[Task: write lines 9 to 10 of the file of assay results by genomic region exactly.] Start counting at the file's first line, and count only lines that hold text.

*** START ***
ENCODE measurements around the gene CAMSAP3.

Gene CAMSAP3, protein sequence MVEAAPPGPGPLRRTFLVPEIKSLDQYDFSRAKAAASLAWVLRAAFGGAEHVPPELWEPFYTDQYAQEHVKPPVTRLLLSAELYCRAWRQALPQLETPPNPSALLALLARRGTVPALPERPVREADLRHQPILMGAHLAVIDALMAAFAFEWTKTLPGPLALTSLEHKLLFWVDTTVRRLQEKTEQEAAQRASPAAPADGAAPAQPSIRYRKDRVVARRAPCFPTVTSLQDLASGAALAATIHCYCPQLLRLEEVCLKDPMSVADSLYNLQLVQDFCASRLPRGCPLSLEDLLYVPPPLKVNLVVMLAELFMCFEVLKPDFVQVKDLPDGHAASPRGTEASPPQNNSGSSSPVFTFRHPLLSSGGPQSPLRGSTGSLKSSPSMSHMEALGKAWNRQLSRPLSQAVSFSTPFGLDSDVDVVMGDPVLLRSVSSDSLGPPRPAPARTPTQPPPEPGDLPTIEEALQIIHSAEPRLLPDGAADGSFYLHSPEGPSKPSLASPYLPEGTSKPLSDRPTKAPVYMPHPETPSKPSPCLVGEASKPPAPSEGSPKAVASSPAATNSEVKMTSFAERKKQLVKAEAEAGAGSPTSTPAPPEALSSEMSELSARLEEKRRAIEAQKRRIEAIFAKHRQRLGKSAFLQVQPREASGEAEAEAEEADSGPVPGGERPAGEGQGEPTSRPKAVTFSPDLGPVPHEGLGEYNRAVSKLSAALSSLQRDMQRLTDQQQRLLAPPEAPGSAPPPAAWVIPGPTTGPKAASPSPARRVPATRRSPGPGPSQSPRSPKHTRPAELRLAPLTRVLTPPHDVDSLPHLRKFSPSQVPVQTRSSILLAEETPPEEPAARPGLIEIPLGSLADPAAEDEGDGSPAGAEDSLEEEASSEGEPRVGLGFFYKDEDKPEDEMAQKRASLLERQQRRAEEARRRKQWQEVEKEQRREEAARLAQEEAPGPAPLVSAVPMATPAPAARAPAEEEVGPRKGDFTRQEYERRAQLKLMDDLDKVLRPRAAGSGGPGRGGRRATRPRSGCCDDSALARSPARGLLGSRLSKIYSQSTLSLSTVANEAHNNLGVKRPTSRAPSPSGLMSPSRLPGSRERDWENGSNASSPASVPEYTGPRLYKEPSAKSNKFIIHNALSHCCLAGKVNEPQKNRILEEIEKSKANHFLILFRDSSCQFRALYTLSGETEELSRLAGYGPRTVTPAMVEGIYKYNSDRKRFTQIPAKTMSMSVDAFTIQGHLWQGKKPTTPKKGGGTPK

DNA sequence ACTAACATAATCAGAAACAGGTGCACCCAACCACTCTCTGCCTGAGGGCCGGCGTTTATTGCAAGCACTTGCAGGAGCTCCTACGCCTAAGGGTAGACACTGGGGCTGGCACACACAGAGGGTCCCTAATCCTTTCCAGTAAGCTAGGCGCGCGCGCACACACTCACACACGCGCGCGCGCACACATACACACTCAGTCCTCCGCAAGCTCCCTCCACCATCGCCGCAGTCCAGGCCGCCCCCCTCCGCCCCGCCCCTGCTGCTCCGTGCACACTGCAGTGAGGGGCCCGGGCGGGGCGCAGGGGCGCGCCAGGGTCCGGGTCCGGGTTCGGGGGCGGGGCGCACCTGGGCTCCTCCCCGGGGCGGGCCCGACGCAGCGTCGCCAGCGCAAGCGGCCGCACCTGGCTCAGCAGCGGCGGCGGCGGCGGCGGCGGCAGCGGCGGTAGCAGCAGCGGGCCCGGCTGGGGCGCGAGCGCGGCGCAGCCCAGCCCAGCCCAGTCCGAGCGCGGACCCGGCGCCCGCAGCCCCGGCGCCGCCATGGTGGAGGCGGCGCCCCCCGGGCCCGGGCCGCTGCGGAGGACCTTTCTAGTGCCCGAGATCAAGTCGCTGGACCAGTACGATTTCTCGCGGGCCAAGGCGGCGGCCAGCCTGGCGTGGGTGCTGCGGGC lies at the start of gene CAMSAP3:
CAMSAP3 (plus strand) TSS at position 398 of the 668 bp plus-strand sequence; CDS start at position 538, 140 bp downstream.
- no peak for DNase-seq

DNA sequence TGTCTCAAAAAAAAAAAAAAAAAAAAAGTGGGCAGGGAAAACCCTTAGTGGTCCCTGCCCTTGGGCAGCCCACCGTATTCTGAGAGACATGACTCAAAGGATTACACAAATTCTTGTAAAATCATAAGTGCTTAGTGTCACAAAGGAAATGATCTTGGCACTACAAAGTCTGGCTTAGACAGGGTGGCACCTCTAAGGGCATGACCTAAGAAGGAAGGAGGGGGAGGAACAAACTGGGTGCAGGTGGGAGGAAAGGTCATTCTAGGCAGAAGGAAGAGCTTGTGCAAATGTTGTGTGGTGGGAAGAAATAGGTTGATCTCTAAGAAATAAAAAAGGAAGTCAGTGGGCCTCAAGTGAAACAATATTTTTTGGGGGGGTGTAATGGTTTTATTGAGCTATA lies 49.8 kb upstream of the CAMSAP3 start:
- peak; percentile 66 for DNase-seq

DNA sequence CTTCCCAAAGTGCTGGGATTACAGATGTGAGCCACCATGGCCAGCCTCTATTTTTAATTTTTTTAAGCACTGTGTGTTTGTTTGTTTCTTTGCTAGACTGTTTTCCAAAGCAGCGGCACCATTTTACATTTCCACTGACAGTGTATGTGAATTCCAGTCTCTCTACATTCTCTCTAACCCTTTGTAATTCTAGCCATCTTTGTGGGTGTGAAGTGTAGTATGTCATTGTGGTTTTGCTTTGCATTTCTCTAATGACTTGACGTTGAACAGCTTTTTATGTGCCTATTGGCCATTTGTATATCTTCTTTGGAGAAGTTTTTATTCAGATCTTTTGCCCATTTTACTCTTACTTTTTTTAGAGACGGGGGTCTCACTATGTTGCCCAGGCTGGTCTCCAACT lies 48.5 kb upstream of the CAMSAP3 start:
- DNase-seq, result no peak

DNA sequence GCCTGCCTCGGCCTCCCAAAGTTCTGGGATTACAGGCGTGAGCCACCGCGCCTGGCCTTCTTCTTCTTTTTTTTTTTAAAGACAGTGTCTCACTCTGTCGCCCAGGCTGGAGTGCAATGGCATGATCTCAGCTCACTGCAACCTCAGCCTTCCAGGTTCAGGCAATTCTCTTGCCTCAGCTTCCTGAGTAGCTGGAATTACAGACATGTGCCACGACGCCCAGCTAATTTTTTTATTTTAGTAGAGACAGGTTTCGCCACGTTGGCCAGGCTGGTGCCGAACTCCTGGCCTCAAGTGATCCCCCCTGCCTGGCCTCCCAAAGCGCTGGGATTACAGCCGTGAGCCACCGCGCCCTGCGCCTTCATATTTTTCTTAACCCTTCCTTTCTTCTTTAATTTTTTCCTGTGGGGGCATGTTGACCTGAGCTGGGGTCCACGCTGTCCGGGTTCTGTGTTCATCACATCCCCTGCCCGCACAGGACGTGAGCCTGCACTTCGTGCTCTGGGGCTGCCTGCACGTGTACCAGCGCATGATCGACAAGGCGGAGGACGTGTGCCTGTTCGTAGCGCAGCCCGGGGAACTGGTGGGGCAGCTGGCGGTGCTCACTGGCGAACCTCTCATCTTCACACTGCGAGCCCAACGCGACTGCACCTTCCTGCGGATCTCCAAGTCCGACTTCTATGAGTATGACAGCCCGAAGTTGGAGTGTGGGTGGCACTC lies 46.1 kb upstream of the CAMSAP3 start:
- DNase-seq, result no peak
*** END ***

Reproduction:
- DNase-seq, result no peak

DNA sequence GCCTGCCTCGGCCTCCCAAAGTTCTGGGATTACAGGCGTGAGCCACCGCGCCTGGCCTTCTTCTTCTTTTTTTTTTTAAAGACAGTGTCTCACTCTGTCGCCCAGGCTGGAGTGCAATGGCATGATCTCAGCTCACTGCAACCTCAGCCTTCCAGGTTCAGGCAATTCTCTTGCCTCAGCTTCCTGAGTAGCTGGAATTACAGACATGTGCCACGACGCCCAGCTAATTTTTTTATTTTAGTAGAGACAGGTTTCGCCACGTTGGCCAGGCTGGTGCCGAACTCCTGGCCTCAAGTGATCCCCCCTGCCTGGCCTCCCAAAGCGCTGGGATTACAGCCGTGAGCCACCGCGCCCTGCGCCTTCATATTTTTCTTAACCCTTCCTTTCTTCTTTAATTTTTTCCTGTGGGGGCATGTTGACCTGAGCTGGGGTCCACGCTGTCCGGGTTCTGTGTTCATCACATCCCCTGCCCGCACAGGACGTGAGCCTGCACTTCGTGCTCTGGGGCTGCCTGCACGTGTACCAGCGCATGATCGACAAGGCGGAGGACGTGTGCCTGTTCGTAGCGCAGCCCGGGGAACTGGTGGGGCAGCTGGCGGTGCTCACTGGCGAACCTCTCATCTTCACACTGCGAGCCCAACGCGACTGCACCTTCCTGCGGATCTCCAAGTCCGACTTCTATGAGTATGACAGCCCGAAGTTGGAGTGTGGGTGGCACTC lies 46.1 kb upstream of the CAMSAP3 start: